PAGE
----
| Pascal Lamy, WTO Director General |
At the Doha Round Trade Talks in Geneva on Monday, progress stalled as the developed world representatives clashed with their counterparts from emerging markets, led by China and India, over measures permitting developing countries to protect farmers from rising imports.
After 12 hours of talks, Keith Rockwell, World Trade Organisation (WTO) spokesman, said: “The situation is very tense, things are finely balanced and the outcome is by no means certain.”
The US clashed with China and India and the French government criticised Peter Mandelson, European Union Trade Commissioner who has a mandate to negotiate on behalf of the European Union.
China is arguing for last-minute concessions, including the right to shield important farm products from competition and to delay cutting some of its tariffs for years.
In 2005, Peter Mandelson said that 70% of the tariffs collected by developing countries are paid by other developing countries.
“We are very much concerned about the direction that a couple of countries are taking,” the United States Trade Representative, Susan C. Schwab, said.“I am very concerned it will jeopardize the outcome of this round.”
Meanwhile, the French government said that the outline deal being discussed was not acceptable and said 11 of 27 EU member states shared its reservations.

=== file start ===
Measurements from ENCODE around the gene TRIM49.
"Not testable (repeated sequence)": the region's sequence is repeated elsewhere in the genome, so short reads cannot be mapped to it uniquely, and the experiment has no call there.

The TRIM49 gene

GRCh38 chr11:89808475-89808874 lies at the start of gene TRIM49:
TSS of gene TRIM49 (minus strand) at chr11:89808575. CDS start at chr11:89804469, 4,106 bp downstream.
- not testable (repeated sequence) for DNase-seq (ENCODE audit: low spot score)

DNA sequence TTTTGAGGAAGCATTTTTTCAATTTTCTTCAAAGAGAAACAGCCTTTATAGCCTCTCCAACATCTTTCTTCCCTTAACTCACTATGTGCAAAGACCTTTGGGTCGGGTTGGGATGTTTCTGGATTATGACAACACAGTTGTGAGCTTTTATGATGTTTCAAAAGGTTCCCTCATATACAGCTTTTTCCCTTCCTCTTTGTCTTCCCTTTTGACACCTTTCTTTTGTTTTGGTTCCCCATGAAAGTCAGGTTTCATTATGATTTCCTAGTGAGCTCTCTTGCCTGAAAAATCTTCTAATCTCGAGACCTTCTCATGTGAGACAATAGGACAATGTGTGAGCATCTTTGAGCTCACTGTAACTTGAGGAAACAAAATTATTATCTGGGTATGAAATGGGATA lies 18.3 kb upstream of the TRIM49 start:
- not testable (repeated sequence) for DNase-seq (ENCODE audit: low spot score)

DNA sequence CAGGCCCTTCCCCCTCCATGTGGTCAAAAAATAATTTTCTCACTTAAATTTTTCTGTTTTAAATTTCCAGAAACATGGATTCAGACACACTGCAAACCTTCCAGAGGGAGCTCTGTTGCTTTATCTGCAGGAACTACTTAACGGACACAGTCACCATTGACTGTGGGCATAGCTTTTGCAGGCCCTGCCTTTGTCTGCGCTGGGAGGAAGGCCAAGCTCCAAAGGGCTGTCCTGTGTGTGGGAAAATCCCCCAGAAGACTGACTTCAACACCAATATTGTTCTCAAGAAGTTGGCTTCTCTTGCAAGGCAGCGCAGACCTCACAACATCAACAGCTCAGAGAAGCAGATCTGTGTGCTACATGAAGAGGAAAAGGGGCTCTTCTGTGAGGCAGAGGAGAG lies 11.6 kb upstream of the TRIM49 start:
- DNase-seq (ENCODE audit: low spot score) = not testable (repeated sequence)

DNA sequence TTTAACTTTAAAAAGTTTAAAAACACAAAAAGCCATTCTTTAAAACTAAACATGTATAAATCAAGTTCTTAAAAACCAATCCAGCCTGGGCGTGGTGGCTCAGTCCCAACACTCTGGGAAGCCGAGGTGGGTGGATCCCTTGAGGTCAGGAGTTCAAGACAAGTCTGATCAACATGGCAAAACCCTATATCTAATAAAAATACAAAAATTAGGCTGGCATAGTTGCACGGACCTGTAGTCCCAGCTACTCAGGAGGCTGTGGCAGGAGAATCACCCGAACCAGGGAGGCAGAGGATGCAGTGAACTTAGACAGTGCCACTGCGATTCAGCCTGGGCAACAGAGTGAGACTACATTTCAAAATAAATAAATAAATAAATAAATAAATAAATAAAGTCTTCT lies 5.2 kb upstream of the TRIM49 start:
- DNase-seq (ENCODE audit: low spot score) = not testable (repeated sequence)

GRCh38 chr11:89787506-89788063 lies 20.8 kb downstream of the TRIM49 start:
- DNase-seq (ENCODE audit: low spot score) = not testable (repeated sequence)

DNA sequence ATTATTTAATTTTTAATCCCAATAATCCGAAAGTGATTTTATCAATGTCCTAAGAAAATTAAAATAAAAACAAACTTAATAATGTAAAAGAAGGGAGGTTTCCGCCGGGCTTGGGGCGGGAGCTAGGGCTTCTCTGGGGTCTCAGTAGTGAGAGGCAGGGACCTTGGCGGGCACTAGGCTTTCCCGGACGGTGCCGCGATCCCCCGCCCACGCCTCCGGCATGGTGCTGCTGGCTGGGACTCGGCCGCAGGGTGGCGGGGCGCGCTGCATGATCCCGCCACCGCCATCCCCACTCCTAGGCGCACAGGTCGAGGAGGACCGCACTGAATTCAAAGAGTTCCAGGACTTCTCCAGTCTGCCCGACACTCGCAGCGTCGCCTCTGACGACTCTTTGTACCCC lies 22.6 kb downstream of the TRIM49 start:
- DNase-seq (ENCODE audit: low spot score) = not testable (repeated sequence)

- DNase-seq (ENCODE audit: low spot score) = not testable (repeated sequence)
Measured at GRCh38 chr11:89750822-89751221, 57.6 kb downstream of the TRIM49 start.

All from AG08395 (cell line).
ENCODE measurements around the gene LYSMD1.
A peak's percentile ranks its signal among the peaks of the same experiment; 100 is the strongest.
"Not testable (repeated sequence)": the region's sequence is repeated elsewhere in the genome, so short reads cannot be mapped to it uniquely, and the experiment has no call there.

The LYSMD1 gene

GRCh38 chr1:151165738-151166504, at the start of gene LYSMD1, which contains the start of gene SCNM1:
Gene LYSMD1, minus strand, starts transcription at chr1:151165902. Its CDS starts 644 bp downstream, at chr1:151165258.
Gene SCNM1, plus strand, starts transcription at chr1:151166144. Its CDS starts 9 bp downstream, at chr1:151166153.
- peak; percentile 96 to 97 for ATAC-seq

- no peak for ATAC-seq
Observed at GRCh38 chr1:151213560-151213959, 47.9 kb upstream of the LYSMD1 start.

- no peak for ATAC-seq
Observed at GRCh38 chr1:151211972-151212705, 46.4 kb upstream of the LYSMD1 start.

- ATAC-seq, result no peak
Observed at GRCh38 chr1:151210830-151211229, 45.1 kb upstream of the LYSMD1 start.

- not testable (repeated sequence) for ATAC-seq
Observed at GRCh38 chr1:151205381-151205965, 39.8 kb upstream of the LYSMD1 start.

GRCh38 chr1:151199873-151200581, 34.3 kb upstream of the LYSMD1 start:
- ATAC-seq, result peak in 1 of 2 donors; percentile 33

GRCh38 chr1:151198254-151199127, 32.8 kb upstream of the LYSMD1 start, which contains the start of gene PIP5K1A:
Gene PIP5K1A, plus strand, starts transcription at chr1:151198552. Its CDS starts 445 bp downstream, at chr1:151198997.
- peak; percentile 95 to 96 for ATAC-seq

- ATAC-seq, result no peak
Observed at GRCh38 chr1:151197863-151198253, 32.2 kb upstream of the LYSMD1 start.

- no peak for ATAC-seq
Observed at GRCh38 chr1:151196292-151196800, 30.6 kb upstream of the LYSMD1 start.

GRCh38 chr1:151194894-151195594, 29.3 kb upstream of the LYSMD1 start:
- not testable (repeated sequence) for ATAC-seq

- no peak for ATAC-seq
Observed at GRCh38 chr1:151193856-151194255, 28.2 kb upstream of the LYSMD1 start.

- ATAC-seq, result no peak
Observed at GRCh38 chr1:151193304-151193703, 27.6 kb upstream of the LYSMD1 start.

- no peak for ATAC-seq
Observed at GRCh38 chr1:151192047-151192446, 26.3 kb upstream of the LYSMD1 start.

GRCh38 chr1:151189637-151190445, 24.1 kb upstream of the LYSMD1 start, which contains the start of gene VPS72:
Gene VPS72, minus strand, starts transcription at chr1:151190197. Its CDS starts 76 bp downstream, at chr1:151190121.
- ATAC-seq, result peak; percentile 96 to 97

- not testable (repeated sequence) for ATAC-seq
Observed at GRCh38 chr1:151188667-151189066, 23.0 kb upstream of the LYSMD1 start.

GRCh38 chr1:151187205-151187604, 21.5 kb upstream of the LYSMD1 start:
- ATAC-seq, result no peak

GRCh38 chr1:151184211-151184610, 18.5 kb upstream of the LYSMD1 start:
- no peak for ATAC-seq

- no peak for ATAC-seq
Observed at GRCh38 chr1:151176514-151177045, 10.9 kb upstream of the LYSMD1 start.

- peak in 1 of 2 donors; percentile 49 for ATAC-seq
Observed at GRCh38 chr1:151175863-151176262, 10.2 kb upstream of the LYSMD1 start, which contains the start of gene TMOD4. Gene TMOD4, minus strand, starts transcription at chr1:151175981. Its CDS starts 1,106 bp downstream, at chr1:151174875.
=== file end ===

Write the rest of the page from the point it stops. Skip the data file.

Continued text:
President Nicolas Sarkozy is unhappy that China and other emerging markets are not committed to liberalising entire industrial sectors, and is frustrated at a lack of progress in extending legal protection to geographical names for foods such as Parma ham.
Mandelson said that talks at the meeting, which on Monday entered their eighth day, were at a “difficult and complicated” stage but that the will to succeed remained. Officials said that while the divisions were serious, it was unclear whether the disputes were simply last-minute jockeying ahead of a final deal.
President Sarkozy, who is the current head of the European Council, on Sunday demanded an immediate meeting with Peter Mandelson. The latter's spokesman Irishman Peter Power, said that the commissioner would be happy to meet Sarkozy but that his negotiating commitments had to come first.
Also on Monday, EU Agriculture Commissioner Mariann Fischer Boel warned that the Irish Farmer's Association use of "spin" was putting future co-operation between the IFA and her office in jeopardy.
"They are still claiming that Brazil will have the right to export 1.8 million tonnes of beef into Europe. That is simply bad faith and they know it and it's not correct and these figures are totally misleading," said Boel.
"I must say I am very unhappy to see that the good co-operation we have had until now is jeopardised by figures like this."
| Deming Chen, China’s Minister of Commerce, strides into the WTO in Geneva|
Irish politicians are running scared of the IFA and no politician has challenged the scaremongering on job losses or defended the interests of the exporters of manufactured goods and services, which represent 97% of total exports from Ireland.
SEE Finfacts' Analysis: Doha Trade Round - Irish Farmers and Sacred Cows
The core seven negotiating partners in Geneva are: Japan, Australia, Brazil, China, India, the US and the EU.
WTO Director-General Pascal Lamy told WTO members that talks over the past few days have produced “a very high level of convergence on many issues.”
WTO Monday's Summary on progress in Agriculture and Non-Agricultural Market Access